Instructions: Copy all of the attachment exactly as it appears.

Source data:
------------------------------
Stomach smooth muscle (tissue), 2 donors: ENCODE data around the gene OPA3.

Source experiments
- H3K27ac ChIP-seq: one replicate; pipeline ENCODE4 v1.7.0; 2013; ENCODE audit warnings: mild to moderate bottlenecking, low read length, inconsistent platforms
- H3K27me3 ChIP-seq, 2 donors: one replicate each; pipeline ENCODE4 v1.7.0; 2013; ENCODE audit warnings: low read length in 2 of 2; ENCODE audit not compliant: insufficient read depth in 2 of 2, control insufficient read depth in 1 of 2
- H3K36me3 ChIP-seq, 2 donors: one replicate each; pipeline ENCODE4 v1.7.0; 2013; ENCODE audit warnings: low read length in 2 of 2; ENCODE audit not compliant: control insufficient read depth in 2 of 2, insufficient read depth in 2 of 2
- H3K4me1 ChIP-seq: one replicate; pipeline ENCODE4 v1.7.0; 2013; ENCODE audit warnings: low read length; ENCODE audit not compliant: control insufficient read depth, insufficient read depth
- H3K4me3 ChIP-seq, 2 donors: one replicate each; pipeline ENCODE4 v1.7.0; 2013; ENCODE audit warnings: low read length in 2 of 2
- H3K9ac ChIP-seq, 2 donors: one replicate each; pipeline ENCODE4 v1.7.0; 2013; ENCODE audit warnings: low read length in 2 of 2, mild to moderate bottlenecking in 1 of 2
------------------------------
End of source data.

Stomach smooth muscle (tissue), 2 donors: ENCODE data around the gene OPA3.

Source experiments
- H3K27ac ChIP-seq: one replicate; pipeline ENCODE4 v1.7.0; 2013; ENCODE audit warnings: mild to moderate bottlenecking, low read length, inconsistent platforms
- H3K27me3 ChIP-seq, 2 donors: one replicate each; pipeline ENCODE4 v1.7.0; 2013; ENCODE audit warnings: low read length in 2 of 2; ENCODE audit not compliant: insufficient read depth in 2 of 2, control insufficient read depth in 1 of 2
- H3K36me3 ChIP-seq, 2 donors: one replicate each; pipeline ENCODE4 v1.7.0; 2013; ENCODE audit warnings: low read length in 2 of 2; ENCODE audit not compliant: control insufficient read depth in 2 of 2, insufficient read depth in 2 of 2
- H3K4me1 ChIP-seq: one replicate; pipeline ENCODE4 v1.7.0; 2013; ENCODE audit warnings: low read length; ENCODE audit not compliant: control insufficient read depth, insufficient read depth
- H3K4me3 ChIP-seq, 2 donors: one replicate each; pipeline ENCODE4 v1.7.0; 2013; ENCODE audit warnings: low read length in 2 of 2
- H3K9ac ChIP-seq, 2 donors: one replicate each; pipeline ENCODE4 v1.7.0; 2013; ENCODE audit warnings: low read length in 2 of 2, mild to moderate bottlenecking in 1 of 2